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In Bates v. State Bar of Arizona, 433 U. S. 350 (1977), this Court held that truthful advertising of "routine" legal services is protected by the First and Fourteenth Amendments against *449 blanket prohibition by a State. The Court expressly reserved the question of the permissible scope of regulation of "in-person solicitation of clients—at the hospital room or the accident site, or in any other situation that breeds undue influence—by attorneys or their agents or `runners.'" Id., at 366. Today we answer part of the question so reserved, and hold that the State—or the Bar acting with state authorization— constitutionally may discipline a lawyer for soliciting clients in person, for pecuniary gain, under circumstances likely to pose dangers that the State has a right to prevent.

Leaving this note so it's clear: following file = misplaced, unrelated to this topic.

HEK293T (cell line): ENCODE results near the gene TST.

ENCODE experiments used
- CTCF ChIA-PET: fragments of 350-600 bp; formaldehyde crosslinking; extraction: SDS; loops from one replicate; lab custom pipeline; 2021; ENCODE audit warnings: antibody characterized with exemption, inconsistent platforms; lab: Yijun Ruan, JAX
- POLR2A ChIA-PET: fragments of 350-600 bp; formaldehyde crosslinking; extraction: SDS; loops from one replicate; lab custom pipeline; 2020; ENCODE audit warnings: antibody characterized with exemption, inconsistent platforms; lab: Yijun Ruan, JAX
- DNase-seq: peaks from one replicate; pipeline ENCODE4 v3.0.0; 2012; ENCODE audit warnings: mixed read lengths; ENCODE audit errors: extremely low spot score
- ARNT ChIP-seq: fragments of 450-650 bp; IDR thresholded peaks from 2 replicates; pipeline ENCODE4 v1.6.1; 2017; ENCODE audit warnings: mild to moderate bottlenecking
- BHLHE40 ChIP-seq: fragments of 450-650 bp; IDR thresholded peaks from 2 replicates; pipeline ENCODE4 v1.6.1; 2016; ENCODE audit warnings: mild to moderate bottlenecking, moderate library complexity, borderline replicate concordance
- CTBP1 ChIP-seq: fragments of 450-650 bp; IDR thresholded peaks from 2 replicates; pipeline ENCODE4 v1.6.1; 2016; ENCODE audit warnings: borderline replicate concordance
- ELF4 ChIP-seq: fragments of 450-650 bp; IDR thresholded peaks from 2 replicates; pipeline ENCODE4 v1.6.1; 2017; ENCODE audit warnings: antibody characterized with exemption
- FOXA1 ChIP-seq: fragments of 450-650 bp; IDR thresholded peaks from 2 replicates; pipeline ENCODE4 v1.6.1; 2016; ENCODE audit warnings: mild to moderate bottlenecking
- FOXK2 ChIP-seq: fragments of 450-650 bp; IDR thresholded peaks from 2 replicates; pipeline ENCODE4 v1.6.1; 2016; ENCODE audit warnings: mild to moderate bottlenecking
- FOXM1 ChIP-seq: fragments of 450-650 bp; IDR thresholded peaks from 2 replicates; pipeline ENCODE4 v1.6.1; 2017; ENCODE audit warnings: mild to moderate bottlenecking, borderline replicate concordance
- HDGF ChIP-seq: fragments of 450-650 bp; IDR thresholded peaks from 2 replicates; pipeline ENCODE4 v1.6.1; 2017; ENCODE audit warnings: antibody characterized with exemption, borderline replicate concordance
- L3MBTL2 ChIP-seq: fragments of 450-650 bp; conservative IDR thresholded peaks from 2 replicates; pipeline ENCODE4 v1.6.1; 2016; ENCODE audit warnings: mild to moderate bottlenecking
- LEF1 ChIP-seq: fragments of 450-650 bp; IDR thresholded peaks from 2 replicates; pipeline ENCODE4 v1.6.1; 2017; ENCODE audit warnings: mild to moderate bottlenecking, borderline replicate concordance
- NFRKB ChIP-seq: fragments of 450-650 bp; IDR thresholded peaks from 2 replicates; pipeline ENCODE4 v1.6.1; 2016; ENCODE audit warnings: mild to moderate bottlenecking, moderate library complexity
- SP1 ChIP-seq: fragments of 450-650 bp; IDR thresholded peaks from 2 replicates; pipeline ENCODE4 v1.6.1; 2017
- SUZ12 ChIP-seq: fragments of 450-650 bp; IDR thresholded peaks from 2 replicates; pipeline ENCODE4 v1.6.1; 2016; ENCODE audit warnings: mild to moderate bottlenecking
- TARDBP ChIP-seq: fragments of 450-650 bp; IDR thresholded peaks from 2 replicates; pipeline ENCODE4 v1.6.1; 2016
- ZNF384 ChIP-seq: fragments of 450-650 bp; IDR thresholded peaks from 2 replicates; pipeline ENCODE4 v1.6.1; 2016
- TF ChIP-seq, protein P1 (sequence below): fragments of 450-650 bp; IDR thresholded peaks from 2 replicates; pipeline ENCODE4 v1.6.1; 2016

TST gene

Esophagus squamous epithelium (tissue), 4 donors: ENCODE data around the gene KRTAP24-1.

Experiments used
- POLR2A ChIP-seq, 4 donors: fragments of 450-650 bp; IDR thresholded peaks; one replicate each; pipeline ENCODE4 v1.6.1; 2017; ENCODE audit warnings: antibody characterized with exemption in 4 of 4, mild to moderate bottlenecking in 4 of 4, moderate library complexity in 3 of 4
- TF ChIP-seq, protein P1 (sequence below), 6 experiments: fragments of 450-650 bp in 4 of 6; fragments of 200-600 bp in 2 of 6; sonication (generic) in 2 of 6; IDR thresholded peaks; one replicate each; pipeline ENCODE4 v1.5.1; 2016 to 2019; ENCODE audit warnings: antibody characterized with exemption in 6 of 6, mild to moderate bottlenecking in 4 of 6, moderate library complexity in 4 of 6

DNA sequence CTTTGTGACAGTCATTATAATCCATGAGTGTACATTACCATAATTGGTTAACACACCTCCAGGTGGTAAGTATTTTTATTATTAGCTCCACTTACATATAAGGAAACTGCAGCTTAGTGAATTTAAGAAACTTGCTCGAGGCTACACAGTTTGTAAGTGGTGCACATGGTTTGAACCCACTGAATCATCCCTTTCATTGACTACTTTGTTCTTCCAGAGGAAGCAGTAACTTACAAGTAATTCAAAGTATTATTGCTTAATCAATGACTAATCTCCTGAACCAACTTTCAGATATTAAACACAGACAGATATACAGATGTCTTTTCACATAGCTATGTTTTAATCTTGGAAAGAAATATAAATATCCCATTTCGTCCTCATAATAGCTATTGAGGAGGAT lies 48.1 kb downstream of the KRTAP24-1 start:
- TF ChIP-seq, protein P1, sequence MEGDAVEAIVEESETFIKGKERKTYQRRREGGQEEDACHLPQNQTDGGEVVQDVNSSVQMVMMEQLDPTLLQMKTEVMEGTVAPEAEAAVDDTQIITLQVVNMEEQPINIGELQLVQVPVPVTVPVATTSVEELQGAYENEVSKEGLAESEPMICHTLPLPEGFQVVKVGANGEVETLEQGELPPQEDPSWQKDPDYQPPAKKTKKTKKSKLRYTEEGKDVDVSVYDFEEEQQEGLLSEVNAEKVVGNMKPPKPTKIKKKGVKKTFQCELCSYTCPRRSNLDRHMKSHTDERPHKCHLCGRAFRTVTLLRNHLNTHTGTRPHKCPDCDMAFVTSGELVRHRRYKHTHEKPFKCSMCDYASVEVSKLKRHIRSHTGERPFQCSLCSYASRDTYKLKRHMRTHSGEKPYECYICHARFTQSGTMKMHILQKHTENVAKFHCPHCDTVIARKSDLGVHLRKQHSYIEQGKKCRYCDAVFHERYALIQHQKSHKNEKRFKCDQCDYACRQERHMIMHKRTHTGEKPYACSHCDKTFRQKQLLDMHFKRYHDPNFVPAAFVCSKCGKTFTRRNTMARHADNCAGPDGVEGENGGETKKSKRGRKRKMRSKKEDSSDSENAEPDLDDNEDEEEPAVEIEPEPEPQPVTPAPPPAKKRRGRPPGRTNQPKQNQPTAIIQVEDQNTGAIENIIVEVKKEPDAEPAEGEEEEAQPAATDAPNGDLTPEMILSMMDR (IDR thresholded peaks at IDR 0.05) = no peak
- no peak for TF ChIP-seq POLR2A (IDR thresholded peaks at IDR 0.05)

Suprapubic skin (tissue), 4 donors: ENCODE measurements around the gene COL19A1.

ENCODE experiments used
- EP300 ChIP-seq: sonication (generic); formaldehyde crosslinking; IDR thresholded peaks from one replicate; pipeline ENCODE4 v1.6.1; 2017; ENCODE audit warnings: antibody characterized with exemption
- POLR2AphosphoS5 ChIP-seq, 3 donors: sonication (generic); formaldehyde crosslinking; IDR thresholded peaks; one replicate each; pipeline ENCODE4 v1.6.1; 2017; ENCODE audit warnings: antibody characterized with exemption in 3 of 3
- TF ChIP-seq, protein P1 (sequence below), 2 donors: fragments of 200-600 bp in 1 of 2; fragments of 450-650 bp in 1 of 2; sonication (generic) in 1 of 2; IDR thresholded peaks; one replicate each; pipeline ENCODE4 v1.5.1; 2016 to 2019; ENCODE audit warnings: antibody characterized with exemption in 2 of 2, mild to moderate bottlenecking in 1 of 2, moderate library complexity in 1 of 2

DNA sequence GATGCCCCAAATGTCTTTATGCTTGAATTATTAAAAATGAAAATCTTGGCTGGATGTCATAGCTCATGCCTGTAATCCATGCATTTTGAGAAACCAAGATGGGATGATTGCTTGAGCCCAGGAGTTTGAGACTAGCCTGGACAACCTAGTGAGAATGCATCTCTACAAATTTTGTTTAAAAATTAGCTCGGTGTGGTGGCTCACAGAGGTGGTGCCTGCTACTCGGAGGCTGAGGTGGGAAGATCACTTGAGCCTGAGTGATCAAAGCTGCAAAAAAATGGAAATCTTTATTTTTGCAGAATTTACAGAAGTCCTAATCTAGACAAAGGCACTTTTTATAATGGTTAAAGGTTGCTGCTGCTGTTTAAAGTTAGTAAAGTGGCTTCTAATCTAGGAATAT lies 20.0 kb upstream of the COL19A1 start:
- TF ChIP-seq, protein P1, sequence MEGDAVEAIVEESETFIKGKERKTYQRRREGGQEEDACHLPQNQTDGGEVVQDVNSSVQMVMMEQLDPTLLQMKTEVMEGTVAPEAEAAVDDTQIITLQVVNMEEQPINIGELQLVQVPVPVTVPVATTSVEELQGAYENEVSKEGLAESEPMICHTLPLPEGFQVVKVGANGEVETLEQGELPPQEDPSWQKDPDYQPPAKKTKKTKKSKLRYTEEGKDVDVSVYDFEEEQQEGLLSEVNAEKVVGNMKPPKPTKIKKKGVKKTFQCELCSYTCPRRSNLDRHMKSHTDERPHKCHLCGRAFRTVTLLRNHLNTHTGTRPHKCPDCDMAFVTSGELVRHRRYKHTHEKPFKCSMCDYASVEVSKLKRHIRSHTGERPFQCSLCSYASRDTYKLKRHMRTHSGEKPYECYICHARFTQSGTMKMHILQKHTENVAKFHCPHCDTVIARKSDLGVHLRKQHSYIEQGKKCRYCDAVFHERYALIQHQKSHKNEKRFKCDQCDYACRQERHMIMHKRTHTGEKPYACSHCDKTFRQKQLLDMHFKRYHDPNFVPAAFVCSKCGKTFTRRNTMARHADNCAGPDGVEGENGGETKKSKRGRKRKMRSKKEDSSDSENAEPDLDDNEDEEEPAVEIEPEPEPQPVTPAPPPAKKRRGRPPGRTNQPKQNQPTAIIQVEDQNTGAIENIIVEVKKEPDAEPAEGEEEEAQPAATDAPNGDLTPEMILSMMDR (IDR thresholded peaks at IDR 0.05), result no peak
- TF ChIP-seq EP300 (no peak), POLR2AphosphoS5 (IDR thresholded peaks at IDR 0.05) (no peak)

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The issue in this case is the validity under the First and Fourteenth Amendments of a municipal ordinance prohibiting the solicitation of contributions by charitable organizations that do not use at least 75 percent of their receipts for "charitable purposes," those purposes being defined to exclude solicitation expenses, salaries, overhead, and other administrative expenses. The Court of Appeals held the ordinance unconstitutional. We affirm that judgment.